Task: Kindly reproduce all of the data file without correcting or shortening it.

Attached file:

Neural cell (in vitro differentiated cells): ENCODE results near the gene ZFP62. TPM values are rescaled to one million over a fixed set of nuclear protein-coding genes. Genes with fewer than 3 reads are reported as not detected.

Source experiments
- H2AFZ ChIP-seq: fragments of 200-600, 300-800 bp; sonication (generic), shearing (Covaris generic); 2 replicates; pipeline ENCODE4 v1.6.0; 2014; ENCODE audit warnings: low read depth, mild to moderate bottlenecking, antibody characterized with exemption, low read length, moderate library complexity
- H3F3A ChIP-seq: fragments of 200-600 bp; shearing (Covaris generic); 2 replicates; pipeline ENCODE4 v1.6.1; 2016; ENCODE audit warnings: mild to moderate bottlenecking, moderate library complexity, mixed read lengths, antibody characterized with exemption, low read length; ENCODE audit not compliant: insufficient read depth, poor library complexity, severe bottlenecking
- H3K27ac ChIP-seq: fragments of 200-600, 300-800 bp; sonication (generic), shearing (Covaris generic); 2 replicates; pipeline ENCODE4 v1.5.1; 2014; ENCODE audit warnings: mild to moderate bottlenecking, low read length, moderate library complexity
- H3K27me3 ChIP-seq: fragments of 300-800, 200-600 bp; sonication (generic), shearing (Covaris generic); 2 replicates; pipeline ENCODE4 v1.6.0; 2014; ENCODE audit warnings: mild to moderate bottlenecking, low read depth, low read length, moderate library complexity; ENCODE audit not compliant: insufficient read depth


Neural cell (in vitro differentiated cells): ENCODE results near the gene ZFP62. TPM values are rescaled to one million over a fixed set of nuclear protein-coding genes. Genes with fewer than 3 reads are reported as not detected.

Source experiments
- H2AFZ ChIP-seq: fragments of 200-600, 300-800 bp; sonication (generic), shearing (Covaris generic); 2 replicates; pipeline ENCODE4 v1.6.0; 2014; ENCODE audit warnings: low read depth, mild to moderate bottlenecking, antibody characterized with exemption, low read length, moderate library complexity
- H3F3A ChIP-seq: fragments of 200-600 bp; shearing (Covaris generic); 2 replicates; pipeline ENCODE4 v1.6.1; 2016; ENCODE audit warnings: mild to moderate bottlenecking, moderate library complexity, mixed read lengths, antibody characterized with exemption, low read length; ENCODE audit not compliant: insufficient read depth, poor library complexity, severe bottlenecking
- H3K27ac ChIP-seq: fragments of 200-600, 300-800 bp; sonication (generic), shearing (Covaris generic); 2 replicates; pipeline ENCODE4 v1.5.1; 2014; ENCODE audit warnings: mild to moderate bottlenecking, low read length, moderate library complexity
- H3K27me3 ChIP-seq: fragments of 300-800, 200-600 bp; sonication (generic), shearing (Covaris generic); 2 replicates; pipeline ENCODE4 v1.6.0; 2014; ENCODE audit warnings: mild to moderate bottlenecking, low read depth, low read length, moderate library complexity; ENCODE audit not compliant: insufficient read depth